Mike Bloomberg Says He's Not Going to Release 9-1-1 Response Time Report Until it's Complete -- And People Are Pissed
|Mike Bloomberg at press conference this morning.|
Yesterday, the New York Post reported that Bloomberg's office is waging an "all-out battle" to suppress a scathing report called "911 CPR" -- which has apparently determined that the city's emergency-dispatch system is on life support. The tabloid, which references a source that calls the report "nuclear," said that the document, originally called the 911 Call Processing Review, charges that response times to emergencies have slowed, despite more than $2 billion shoveled at the problems.
The 216-page report, written by a consulting firm, was actually commissioned by Bloomberg after the city struggled to respond effectively to the 2010 blizzard -- but because it's damaging to the NYPD, the mayor is making efforts to hide the report, the Post said. No matter what's in the report, his refusal to release it has certainly raised some suspicions and offered some fuel to loud critics of the mayor and Police Commissioner Ray Kelly.
On Friday, a state Supreme Court justice ordered the city to release the document, but that directive was postponed after city lawyers made a last-minute appeal.
Today, when asked at a press conference whether he would release the report, he said, "No."
"It's a preliminary report, and we'll put it in when...we get a final report that pulls together all of the relevant data," he told reporters. "As you know we always release those and we'll do that."
"People have to understand, you can get tired of this," he continued. "These agencies are run for the public, not for the people that work there, and temporary reports that we've asked to look at things are working documents, and you have to get those and get them together. And when everything's clear...what we've done and what we have, I'd be happy to release it."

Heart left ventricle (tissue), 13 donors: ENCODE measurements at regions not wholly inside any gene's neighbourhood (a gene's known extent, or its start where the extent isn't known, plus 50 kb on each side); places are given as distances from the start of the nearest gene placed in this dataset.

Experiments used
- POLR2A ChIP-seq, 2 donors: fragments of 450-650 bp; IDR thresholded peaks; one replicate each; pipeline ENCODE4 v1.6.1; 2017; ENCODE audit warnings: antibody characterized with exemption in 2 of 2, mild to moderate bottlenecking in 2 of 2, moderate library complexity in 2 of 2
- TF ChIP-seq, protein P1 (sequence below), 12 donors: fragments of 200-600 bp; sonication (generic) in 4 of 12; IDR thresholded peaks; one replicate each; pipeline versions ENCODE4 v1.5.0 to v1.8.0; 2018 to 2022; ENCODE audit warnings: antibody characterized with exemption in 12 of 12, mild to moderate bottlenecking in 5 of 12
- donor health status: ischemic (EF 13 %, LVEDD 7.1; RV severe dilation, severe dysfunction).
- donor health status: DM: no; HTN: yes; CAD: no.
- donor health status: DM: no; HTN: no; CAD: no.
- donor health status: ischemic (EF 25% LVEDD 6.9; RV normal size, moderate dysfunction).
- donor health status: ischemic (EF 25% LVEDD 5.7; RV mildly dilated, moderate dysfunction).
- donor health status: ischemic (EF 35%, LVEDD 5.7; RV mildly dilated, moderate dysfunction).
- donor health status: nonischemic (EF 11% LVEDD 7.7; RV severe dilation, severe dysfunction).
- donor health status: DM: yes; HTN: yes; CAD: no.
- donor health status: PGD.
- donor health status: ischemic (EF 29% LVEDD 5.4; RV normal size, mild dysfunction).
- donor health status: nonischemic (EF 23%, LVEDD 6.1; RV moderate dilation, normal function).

He went on to defend the 9-1-1 system.
"I might point out that response times are better than they've ever been. Deaths from fires and accidents are the lowest they've ever been. I think in both cases we started keeping numbers back in 1910 and they're lower today than they have ever been and the city's population has doubled so obviously things are working. Can we always do it better? Sure...Anybody that's got suggestions, we'd be happy to take them," he said.
Two pols looking to replace Bloomberg as mayor have already jumped on the news, with Manhattan Borough President Scott Stringer holding a press conference today -- alongside the Uniformed Firefighters Association president, and members of the Fire Department of New York -- calling on the mayor to release the report. Mayoral hopeful Bill Thompson also said the mayor must release the report, adding that "flaws" must be "acknowledged and immediately fixed."
City Councilman Jumaane Williams, chair of the Council's Oversight and Investigations Committee, and also a frequent critic of the NYPD, sent out a statement today as well, saying, "The question should not be whether the report has damning results; the question is whether the information is owed to the public. Considering that these are taxpayer dollars and lives at stake, I believe it should go without saying that every New Yorker deserves to hear the unbridled truth about our city's emergency response system."
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